Despite COVID-19 China continues to move towards the post-industrialization and information era, in which the pillar industries will be service-oriented industries represented by technology and consumption. Prior to COVID-19, Chinese consumers were among the most insatiable users of ecommerce. During the pandemic time spent online increased. This created an opportunity for savvy local businesses. During the COVID-19 crisis, online channels became a lifeline for local retailers that wanted to stay connected to their consumers. For example online food purchases spiked more in China than anywhere else in the world.
Online grocery channel survey: net reported behaviour during COVID-19 vs before; net intent for after COVID-19 vs during (now)1
Source: McKinsey How Chinese consumers are changing shopping habits in response to COVID-19
According to McKinsey, “COVID-19 has emphasized the importance of staying fit and healthy, and changing attitudes are reflected in shopping behaviours.” The demand for fresh food, condiments, and beverages is the reason companies such as Angel Yeast, Sichuan Swellfun and Jiugui Liquor have all returned over 60% so far this calendar year and we expect demand to continue. All three are among the holdings in CNEW.
CNEW, which has returned over 40% so far this year, has been a beneficiary of this. CNEW is a portfolio of 120 of the most fundamentally sound companies with the best growth prospects from the sectors at the forefront of China’s transforming new economy, namely: technology; healthcare; consumer staples; and consumer discretionary. It is these sectors that have done relatively well during the coronavirus pandemic and as China emerges from the COVID-19 crisis, and we think these sectors will continue to thrive in the medium to long term.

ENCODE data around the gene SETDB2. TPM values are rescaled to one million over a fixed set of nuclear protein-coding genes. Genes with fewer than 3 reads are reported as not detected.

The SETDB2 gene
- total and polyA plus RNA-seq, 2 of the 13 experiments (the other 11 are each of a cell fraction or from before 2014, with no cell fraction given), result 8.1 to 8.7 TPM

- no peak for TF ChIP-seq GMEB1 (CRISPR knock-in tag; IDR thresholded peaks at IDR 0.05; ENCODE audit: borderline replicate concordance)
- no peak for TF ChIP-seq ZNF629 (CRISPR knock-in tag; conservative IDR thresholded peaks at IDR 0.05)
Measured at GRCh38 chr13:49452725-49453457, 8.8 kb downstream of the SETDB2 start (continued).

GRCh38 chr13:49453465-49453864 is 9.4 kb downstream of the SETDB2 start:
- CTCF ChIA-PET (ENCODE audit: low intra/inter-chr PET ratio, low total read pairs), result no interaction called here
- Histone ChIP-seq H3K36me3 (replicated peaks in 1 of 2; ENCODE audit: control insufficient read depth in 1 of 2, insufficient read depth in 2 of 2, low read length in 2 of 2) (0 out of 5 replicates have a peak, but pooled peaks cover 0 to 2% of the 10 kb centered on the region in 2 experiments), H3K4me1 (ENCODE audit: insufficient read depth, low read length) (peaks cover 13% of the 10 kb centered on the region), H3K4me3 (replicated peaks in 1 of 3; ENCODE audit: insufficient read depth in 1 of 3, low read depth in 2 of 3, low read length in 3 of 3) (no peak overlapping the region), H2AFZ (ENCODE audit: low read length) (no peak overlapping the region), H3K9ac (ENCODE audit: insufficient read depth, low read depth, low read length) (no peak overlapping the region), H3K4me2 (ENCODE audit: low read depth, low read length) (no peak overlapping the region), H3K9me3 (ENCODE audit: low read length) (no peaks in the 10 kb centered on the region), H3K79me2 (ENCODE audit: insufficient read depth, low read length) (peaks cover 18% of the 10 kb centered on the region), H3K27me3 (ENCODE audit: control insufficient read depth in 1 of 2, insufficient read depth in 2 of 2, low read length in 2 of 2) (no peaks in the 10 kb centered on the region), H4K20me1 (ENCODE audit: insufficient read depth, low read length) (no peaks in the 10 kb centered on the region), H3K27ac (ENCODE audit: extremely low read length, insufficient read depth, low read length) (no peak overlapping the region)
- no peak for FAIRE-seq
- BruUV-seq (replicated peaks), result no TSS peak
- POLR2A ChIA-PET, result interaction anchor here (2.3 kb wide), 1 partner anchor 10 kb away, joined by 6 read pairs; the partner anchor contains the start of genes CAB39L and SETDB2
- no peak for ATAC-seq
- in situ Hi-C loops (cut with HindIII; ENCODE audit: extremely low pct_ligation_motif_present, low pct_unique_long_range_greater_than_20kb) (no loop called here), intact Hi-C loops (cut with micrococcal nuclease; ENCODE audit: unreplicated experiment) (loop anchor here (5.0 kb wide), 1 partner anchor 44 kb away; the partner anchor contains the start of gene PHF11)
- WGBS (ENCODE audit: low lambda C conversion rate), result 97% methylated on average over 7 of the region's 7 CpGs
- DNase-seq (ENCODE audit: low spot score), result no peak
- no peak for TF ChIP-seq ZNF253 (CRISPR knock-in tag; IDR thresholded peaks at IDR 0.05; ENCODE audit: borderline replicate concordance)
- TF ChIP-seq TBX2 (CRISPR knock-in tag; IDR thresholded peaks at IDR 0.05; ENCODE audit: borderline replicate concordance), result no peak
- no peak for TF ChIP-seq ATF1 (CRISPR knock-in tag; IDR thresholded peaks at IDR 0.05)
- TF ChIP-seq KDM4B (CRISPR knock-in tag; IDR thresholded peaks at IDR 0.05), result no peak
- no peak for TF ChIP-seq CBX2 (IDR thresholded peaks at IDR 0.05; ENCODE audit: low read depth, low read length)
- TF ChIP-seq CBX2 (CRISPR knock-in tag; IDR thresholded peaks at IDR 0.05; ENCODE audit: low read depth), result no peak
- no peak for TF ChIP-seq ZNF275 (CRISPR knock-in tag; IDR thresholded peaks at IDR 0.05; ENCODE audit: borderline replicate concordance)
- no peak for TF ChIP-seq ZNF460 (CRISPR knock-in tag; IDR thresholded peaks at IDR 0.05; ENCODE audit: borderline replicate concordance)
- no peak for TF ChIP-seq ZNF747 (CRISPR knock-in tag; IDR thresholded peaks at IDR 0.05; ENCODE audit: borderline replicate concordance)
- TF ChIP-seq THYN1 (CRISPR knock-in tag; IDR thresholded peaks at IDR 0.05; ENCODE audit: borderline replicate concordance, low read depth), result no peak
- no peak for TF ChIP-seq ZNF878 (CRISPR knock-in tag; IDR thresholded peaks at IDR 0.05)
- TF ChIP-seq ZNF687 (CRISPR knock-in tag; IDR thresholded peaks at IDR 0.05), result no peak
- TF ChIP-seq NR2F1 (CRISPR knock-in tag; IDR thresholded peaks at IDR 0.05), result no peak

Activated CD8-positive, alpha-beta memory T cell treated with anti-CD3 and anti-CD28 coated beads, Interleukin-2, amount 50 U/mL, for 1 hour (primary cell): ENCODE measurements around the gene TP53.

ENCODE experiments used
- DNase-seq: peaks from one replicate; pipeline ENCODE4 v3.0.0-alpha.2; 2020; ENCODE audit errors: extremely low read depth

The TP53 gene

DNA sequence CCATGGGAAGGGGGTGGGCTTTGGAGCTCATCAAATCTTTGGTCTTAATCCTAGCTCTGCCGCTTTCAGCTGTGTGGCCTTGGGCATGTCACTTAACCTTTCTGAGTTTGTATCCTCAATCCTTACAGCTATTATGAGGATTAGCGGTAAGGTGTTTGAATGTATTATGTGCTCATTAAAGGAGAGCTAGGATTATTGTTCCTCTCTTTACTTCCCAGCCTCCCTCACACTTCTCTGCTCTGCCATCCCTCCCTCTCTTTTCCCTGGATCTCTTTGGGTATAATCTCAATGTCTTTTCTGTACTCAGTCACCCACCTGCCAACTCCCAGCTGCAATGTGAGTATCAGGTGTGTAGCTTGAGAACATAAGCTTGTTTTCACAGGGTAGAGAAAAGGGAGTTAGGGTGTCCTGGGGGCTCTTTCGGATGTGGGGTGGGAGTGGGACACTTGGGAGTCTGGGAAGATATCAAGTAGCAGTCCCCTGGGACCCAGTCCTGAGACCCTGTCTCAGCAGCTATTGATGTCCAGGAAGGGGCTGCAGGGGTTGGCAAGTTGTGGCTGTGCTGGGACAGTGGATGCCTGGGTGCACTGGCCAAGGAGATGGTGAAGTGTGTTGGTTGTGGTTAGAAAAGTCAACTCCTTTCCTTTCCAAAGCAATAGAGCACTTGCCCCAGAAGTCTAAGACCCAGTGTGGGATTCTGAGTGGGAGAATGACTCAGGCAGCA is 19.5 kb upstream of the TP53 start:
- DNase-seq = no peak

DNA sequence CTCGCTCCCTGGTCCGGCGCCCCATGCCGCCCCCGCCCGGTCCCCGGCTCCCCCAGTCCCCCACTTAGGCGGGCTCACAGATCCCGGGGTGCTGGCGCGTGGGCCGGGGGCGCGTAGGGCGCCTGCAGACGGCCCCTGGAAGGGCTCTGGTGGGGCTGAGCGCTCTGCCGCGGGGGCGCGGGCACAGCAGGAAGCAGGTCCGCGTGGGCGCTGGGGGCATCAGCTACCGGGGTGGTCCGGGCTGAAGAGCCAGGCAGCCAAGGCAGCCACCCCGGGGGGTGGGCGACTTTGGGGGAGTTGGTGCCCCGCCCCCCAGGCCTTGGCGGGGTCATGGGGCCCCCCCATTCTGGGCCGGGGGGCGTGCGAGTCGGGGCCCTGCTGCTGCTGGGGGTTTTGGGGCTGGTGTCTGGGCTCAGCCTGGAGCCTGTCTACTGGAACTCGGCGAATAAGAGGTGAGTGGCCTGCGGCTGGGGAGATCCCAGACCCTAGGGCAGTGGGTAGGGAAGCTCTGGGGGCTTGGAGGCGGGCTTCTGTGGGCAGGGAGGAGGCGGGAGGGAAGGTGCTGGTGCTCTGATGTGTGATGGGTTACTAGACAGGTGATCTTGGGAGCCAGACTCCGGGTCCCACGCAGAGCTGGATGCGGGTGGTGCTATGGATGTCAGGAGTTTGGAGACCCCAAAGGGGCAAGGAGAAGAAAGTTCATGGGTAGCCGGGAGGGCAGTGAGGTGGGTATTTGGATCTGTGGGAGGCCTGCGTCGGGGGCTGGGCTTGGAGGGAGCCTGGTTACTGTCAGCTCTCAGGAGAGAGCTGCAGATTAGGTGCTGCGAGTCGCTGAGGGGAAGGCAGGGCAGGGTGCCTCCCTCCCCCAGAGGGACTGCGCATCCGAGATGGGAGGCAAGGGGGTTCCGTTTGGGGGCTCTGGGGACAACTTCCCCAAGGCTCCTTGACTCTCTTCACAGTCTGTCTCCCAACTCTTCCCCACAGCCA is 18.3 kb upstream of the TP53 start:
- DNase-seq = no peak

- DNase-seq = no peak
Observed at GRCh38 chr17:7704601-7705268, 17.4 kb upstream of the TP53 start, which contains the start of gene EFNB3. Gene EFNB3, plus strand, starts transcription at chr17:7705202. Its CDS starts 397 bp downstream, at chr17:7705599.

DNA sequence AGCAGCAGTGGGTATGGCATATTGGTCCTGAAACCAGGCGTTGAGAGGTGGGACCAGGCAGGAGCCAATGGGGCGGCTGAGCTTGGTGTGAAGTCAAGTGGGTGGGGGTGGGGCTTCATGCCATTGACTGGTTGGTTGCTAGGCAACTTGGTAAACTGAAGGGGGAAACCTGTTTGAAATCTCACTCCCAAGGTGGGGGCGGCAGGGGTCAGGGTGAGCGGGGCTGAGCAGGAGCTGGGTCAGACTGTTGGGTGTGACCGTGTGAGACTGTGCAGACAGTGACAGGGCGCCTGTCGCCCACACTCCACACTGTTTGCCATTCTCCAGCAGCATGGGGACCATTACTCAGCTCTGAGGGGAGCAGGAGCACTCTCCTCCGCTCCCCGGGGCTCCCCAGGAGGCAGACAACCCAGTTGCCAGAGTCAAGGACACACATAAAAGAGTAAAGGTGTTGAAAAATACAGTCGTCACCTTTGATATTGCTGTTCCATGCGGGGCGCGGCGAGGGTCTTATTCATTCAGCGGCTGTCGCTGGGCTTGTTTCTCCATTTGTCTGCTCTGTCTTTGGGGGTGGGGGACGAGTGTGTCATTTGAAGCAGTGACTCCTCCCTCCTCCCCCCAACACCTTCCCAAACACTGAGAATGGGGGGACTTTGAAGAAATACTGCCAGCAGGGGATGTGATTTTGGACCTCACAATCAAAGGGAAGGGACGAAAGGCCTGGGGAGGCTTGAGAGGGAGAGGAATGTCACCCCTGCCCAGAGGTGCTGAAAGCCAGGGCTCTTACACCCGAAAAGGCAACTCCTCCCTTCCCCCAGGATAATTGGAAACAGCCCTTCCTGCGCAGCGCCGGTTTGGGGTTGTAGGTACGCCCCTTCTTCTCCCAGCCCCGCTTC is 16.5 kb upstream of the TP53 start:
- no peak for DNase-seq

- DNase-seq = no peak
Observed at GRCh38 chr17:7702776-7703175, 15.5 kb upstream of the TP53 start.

Being selective in China is important and recently MarketGrader wrote about the best way to invest in China.
Increasing index inclusion and opening of markets
Most major global indices now include China A-shares. This was lengthy process as index providers and market participants worked with Chinese authorities to make its onshore markets more accessible, and therefore eligible for index inclusion. In March, China officially scrapped quota restrictions on two major inbound investment systems and simplified procedures for outbound payments. This relaxation of regulations is a game changer for China equities in two ways: